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Spring 2011

Patients Should Ask About Radiation Levels for Diagnostic Tests

03/15/2011

VS-Spring2011-Radiation LevelsDiagnostic imaging tests — from simple chest X-rays and ultrasound to more sophisticated techniques such as CT, MRI and nuclear-medicine scans — save lives every day by opening a window into the body to detect early signs of disease, investigate the nature of symptoms and determine the course of treatment. But some forms of imaging involve significant levels of radiation. A patient should discuss with his or her physician any potential risks from such exposure prior to proceeding with an imaging test to ensure that the test’s benefits outweigh the risks, says Michael Herbst, M.D., a family medicine physician at UCLA Medical Center, Santa Monica.

“A common X-ray for something like a broken bone involves so little radiation as to be negligible in terms of risk,” Dr. Herbst says. “But certain tests, particularly CT scans, involve as much as 100 times the level of radiation, and over a lifetime there can be a cumulative effect that should be cause for concern. If one of these tests is recommended, it’s reasonable for patients to ask how much radiation they will be exposed to, what is the likelihood of that affecting them and whether there are suitable alternatives.”

“When patients are engaged in decisions about their treatment, they do better,” agrees Edward Zaragoza, M.D., UCLA diagnostic radiologist. “It’s always important to ask whether this is the most appropriate examination under the circumstances — and if it’s determined that it is, to ensure we deliver a dose that is as low as reasonably possible to be effective in obtaining optimal results.”

Everyone is exposed to a certain amount of radiation in the environment, Dr. Zaragoza notes, and this so-called background radiation is nothing to worry about. But large amounts of radiation can damage DNA beyond its ability to repair itself, increasing the risk of cancer. Compared with routine radiographs, CT, fluoroscopy and nuclear-medicine techniques emit relatively higher but medically accepted radiation doses. In some cases there are alternatives, such as MRI and ultrasound, which do not expose patients to radiation. MRI has become a particularly powerful and safe tool for characterizing orthopaedic and neurologic issues, Dr. Zaragoza says.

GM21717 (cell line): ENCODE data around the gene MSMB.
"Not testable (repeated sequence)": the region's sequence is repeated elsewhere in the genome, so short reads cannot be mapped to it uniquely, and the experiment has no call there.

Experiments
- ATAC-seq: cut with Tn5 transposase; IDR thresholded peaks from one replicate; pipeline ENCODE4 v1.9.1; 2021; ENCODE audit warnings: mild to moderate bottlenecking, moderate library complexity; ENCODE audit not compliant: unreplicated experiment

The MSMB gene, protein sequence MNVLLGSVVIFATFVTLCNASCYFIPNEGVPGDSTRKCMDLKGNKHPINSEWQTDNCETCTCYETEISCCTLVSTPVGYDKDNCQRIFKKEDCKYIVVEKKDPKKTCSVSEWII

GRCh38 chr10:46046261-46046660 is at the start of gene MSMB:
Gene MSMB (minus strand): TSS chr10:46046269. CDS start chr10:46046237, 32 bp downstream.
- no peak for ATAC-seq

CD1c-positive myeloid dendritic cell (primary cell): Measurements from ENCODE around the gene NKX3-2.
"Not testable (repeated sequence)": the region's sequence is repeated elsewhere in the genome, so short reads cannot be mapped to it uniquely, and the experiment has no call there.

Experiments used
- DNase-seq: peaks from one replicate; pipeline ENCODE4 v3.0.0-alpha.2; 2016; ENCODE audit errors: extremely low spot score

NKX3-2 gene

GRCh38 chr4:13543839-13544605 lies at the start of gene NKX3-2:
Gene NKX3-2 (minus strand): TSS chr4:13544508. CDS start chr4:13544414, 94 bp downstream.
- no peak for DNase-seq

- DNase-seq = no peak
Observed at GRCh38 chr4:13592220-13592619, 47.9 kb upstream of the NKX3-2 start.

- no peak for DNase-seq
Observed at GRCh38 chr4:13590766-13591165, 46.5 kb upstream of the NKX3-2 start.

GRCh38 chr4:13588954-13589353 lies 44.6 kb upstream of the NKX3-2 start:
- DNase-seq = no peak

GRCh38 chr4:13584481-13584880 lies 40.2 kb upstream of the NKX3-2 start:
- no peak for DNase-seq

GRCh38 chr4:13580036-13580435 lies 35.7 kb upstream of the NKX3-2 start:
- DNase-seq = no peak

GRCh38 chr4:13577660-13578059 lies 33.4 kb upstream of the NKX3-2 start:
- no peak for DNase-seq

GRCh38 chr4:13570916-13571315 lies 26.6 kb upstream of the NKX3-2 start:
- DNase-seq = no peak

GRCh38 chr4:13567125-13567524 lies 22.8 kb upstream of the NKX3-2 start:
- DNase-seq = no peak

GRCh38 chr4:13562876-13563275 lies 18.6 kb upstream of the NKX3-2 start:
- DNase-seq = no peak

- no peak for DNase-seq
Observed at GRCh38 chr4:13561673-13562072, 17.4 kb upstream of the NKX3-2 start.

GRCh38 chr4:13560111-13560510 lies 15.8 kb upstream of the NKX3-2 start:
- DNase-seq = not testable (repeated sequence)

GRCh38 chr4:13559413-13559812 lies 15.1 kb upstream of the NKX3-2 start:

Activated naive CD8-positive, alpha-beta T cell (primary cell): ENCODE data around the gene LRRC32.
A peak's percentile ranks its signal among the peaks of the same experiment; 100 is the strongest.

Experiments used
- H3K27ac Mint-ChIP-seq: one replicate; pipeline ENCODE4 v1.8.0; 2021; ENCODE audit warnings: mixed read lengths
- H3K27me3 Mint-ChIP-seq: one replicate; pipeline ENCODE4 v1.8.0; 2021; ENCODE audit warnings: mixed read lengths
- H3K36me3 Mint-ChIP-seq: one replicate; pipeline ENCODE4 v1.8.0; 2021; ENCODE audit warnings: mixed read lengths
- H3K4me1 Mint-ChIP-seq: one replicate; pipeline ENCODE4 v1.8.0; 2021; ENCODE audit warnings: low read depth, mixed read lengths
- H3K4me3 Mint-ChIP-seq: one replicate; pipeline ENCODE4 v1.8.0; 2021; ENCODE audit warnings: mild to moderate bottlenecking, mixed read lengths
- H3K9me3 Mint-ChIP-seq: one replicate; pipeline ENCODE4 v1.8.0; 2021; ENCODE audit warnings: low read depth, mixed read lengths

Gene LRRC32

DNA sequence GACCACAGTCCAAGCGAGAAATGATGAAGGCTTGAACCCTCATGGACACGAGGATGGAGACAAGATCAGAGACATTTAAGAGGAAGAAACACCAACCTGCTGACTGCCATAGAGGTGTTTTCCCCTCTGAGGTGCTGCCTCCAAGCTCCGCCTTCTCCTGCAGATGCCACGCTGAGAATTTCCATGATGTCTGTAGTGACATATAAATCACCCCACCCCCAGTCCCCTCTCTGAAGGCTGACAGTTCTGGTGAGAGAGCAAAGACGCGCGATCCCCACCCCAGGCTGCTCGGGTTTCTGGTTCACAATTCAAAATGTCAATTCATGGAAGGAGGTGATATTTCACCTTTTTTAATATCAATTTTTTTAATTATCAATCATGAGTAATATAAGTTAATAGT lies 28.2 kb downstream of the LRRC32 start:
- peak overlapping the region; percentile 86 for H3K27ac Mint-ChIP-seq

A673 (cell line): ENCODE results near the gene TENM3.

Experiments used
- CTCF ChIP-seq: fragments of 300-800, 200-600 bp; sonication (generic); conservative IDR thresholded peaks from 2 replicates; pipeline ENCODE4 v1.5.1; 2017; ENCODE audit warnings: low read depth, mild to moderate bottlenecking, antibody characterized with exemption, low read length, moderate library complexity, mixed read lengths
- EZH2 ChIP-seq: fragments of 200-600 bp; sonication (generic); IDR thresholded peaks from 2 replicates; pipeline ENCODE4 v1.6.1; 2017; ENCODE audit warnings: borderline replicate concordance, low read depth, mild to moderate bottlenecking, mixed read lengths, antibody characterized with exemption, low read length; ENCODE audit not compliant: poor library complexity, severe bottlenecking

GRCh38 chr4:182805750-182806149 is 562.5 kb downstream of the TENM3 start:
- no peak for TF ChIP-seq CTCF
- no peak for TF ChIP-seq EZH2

But for certain types of issues – from heart procedures and tumor detection to visualization of bone anatomy — CT remains the clear choice. “You don’t want to push your doctor to get you a CT scan if you don’t need VS-Spring2011-Radiation Levels Diagnosticsone,” explains Dr. Herbst. “If you’re having headaches that are persisting or increasing in intensity, a CT scan might be the right thing to do, but you wouldn’t want to get one year after year. On the other hand, for patients who are being monitored after having had cancer, we wouldn’t want to risk not diagnosing a recurrence because of the much smaller risk of the radiation causing a new cancer.”

Radiologists are especially careful to limit exposure for children and young adults. “With young people, there is concern that they will have to live with their radiation doses for many years, and there could be cumulative effects with repeated exposures,” Dr. Zaragoza explains. UCLA participates in the Image Gently national campaign to lower radiation dosages in the imaging of children. For young women, he adds, breast tissues are more sensitive to radiation so every effort is made to avoid the thoracic region. But even for these patients, there may be important reasons for having the test. “If your physician recommends a CT scan, a fluoroscopy or a nuclear-medicine study, you want to ask about it and make sure it’s for a good reason,” Dr. Herbst says. “If it’s not necessary or there is an alternative, that should be considered. But in the great majority of cases, the benefits of getting that test will far outweigh the risks.”





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